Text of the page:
The Battle on the Bridge

There is a story I have heard about one of the greatest swordsman of all time, Miyamoto Musashi.  It went something like this:

Once, there was a bridge too narrow for two men to cross at the same time.   As might be expected,  the lesser samuraii would defer to the greater, and allow him to pass first.  In those cases where it was not clear who was the greater swordsman, a duel would result.

There came a time when Musashi walked over the bridge.  The man approaching from the other side did not defer to him.  It seemed a duel was coming.

The two warriors stood in the middle of the bridge.  They met each other’s gaze.  Then they turned around in unison, both men going back the way they came.  The onlookers were confused.  “I thought you were supposed to fight.”  One said.  “Yet neither of you drew his sword.”

Musashi nodded and pointed to his temple.  “The battle occured here, in our minds.  We both knew we had met the other’s match.   That was enough.”

I began to remember this story when I meditated the other day.  I was thinking about my issues, my challenges, and my struggles.  I was thinking about how I try to let go of my worries and everything else when I sit in silence.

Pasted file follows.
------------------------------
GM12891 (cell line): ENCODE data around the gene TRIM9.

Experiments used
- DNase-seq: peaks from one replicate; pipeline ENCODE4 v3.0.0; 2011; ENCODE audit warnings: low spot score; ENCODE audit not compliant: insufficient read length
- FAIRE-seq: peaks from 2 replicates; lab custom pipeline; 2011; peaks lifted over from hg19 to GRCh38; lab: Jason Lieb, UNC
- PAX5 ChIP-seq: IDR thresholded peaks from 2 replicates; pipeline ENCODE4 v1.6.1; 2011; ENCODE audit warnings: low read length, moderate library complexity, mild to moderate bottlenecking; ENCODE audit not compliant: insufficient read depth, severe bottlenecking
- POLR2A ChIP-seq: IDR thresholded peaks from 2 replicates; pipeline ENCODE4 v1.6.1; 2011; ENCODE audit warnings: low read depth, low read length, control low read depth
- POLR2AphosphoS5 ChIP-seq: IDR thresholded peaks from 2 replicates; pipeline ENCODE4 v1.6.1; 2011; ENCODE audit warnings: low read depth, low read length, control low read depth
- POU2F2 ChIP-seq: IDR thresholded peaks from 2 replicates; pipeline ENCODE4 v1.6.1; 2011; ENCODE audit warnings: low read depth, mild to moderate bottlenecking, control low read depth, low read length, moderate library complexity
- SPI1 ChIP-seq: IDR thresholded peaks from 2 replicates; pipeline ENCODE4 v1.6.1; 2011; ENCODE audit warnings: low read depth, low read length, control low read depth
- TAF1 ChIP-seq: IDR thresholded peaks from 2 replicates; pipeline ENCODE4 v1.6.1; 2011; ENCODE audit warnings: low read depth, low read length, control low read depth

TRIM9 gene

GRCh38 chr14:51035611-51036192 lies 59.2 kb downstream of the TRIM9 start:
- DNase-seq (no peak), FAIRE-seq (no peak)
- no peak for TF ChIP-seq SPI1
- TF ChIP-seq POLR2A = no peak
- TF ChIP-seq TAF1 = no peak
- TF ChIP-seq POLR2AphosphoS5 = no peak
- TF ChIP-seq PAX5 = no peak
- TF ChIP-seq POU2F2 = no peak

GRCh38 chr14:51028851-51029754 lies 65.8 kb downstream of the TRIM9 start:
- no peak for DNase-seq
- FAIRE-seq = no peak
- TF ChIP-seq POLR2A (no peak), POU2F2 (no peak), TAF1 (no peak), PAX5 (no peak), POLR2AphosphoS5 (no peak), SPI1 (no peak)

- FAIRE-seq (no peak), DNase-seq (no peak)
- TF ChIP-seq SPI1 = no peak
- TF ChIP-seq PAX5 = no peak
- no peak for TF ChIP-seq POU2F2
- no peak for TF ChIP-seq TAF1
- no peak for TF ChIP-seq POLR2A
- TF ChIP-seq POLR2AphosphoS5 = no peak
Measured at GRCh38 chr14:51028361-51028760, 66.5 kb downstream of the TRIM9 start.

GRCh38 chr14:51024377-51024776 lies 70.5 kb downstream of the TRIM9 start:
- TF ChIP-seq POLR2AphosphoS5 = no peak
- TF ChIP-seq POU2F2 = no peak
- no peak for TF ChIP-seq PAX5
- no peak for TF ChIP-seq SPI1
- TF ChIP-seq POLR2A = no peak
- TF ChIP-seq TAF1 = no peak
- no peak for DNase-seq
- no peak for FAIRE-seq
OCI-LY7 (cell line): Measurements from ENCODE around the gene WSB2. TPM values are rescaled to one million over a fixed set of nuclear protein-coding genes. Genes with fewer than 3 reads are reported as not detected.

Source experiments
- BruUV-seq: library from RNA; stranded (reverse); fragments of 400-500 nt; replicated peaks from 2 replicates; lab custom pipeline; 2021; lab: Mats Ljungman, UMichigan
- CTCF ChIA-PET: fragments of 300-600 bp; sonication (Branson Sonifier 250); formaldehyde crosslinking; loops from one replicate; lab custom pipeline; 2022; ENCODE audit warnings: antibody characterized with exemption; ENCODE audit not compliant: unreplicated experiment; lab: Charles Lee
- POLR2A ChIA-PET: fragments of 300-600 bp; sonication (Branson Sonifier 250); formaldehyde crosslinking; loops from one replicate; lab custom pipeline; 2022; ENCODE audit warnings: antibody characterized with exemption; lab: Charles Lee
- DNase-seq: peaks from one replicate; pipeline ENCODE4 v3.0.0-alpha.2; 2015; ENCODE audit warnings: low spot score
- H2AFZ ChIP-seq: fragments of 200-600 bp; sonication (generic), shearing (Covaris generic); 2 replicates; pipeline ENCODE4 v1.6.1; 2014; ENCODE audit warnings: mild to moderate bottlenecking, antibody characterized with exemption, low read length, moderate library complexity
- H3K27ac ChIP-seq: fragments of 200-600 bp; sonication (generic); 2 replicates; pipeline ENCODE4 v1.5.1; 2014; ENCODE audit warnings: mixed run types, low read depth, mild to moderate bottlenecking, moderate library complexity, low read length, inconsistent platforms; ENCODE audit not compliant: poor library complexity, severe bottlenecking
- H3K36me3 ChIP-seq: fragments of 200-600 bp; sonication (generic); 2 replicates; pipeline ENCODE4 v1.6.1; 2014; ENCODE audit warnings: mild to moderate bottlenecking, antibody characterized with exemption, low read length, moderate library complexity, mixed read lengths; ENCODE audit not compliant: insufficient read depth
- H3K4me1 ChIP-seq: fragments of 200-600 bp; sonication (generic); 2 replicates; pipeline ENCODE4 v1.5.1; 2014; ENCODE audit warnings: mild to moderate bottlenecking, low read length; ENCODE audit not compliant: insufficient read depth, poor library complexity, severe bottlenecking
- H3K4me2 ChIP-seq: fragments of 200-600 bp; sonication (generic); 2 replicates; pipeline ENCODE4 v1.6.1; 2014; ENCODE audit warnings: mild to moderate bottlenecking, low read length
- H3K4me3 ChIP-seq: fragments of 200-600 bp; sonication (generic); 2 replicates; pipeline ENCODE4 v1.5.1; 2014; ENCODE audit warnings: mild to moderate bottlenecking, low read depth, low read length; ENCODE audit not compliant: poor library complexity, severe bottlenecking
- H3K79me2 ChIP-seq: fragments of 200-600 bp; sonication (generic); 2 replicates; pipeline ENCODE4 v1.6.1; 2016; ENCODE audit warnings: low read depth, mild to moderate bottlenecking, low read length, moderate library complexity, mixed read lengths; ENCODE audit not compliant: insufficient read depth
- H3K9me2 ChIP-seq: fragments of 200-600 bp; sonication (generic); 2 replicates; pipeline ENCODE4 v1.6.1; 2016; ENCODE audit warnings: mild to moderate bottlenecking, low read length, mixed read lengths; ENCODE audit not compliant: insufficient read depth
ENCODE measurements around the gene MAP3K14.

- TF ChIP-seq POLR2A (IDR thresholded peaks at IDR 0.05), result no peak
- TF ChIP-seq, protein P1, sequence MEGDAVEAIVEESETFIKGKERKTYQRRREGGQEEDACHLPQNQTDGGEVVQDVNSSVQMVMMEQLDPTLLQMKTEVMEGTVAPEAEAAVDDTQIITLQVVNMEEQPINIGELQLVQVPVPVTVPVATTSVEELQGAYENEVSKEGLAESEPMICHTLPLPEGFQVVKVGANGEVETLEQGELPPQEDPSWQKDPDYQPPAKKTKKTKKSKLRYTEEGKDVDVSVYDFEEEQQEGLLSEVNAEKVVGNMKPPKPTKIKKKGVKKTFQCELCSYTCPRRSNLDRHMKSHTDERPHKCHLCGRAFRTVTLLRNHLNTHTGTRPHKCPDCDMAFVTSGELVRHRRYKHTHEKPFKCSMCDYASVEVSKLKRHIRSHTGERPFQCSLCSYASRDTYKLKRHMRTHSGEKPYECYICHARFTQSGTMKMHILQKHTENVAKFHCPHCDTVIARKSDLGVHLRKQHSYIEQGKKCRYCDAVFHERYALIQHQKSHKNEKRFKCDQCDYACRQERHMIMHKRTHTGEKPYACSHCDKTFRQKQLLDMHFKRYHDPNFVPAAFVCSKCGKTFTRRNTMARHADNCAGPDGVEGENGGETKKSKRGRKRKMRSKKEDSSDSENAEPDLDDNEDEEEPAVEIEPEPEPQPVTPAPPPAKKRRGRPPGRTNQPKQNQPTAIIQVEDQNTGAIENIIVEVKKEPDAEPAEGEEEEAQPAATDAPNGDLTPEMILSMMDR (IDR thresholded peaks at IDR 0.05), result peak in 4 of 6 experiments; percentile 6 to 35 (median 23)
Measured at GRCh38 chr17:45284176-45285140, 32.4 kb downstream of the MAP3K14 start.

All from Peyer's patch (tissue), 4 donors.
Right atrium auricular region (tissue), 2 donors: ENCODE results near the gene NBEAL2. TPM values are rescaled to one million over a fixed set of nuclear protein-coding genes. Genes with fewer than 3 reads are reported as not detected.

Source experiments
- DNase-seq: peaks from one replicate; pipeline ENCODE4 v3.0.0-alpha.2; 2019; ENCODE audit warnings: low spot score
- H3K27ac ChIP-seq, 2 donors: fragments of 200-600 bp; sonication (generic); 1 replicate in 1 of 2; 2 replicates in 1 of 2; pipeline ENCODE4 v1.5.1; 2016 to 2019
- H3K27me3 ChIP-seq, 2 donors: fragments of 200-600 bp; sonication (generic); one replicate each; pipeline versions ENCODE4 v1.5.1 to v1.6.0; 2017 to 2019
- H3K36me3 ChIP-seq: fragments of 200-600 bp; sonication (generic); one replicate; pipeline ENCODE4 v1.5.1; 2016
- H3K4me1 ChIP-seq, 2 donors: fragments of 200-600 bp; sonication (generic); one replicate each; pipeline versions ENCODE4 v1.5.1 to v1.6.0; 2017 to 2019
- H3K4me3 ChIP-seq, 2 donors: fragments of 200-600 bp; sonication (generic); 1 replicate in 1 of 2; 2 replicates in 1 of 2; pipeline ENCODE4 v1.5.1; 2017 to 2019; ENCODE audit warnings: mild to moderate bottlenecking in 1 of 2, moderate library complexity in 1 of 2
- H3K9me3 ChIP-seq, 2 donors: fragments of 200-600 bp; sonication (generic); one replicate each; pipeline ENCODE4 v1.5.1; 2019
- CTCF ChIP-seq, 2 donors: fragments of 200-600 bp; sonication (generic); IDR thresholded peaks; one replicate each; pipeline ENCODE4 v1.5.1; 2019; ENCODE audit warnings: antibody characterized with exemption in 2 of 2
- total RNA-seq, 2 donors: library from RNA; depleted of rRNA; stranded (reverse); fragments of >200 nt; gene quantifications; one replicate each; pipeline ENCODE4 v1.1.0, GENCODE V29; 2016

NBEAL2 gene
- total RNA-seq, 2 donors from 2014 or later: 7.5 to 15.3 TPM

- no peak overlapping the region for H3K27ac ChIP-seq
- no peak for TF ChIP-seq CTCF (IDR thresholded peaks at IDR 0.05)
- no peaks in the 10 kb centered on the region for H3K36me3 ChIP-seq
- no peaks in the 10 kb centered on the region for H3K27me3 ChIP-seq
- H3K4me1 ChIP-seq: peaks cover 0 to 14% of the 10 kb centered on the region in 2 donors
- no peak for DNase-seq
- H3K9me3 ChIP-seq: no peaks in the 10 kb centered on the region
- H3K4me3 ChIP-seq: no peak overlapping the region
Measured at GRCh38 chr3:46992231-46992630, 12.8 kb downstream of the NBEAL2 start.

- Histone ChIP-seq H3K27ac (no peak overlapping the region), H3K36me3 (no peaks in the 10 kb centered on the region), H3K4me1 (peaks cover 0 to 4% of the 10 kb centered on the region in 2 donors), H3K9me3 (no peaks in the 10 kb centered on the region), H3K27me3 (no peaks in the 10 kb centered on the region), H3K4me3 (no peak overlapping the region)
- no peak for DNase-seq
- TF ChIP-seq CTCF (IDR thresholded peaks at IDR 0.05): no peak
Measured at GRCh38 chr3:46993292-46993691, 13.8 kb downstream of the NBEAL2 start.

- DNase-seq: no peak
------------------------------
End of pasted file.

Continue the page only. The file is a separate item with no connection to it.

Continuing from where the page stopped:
Dismissing all these things felt a bit like being a martial artist.  Saluting, or bowing to my opponents: disruptive thoughts, fears, anxieties.  Recognizing that meditation is not an act of trying to defeat these things.  The whole point is not to solve my problems but to recognize that these things will always be a challenge.

All these terrible things might in the end kill a person.  Fear or anger might drive us to self-destructive behavior.  Stress might lead to a heart attack.  The irony is this: if my fears every killed me, they would go with me…  A bit, I suppose, like a parasite that has killed it’s host.

I am equally matched to all these things I have created.  I will never truly get past them.  And yet they can never destroy me.  Meditation, is, I think, the act of meeting them in the middle of the bridge, taking each other’s measure, and turning away, to walk back the way I came.

As I wrap this observation up, a moment of disclosure and self-effacement.  When I thought up this little metaphor I was proud of myself.  I felt like a pretty deep guy, the way I could come up with a folk tale about a legendary samurai off the top of my head.

But when I researched it, I could only find one place this story ever occurred.  This is where I first heard it: A spin-off comic book in the 1980s, about a couple of the X-Men.  Musashi is a real guy.  But the story above, to the best of my knowledge, was created by the author of that comic book.  I would still like you to think I am a pretty deep guy.  But the truth is, this particular deep thought came out of a comic book I read during my mispent youth.

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